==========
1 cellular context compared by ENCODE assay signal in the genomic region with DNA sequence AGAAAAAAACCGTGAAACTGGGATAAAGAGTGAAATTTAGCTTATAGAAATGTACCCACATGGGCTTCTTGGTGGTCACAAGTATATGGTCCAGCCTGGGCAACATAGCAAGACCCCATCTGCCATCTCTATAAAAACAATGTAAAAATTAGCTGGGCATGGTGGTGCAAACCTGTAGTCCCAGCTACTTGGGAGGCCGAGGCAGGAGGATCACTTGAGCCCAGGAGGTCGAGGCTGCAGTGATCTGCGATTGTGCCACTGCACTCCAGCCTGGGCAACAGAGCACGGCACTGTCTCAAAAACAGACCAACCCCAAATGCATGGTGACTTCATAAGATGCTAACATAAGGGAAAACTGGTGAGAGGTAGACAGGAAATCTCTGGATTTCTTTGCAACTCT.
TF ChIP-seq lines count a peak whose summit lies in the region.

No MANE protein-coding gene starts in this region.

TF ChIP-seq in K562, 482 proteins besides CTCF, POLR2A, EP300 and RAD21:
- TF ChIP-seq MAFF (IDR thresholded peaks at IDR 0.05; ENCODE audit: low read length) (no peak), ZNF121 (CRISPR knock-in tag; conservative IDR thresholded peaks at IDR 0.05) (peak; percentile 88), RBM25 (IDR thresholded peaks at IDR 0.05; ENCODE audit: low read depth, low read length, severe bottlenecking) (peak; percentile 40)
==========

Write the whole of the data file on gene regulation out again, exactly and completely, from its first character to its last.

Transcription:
1 cellular context compared by ENCODE assay signal in the genomic region with DNA sequence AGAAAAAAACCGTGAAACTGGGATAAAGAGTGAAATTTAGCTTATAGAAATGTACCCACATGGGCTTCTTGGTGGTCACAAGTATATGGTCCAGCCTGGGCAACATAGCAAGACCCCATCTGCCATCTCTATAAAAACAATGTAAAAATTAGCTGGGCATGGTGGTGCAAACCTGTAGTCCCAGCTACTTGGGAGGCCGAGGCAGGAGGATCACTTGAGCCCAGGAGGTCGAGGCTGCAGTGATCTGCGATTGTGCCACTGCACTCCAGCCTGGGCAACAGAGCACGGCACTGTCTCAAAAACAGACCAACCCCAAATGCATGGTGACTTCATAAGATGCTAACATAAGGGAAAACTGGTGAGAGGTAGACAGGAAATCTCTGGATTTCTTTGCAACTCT.
TF ChIP-seq lines count a peak whose summit lies in the region.

No MANE protein-coding gene starts in this region.

TF ChIP-seq in K562, 482 proteins besides CTCF, POLR2A, EP300 and RAD21:
- TF ChIP-seq MAFF (IDR thresholded peaks at IDR 0.05; ENCODE audit: low read length) (no peak), ZNF121 (CRISPR knock-in tag; conservative IDR thresholded peaks at IDR 0.05) (peak; percentile 88), RBM25 (IDR thresholded peaks at IDR 0.05; ENCODE audit: low read depth, low read length, severe bottlenecking) (peak; percentile 40)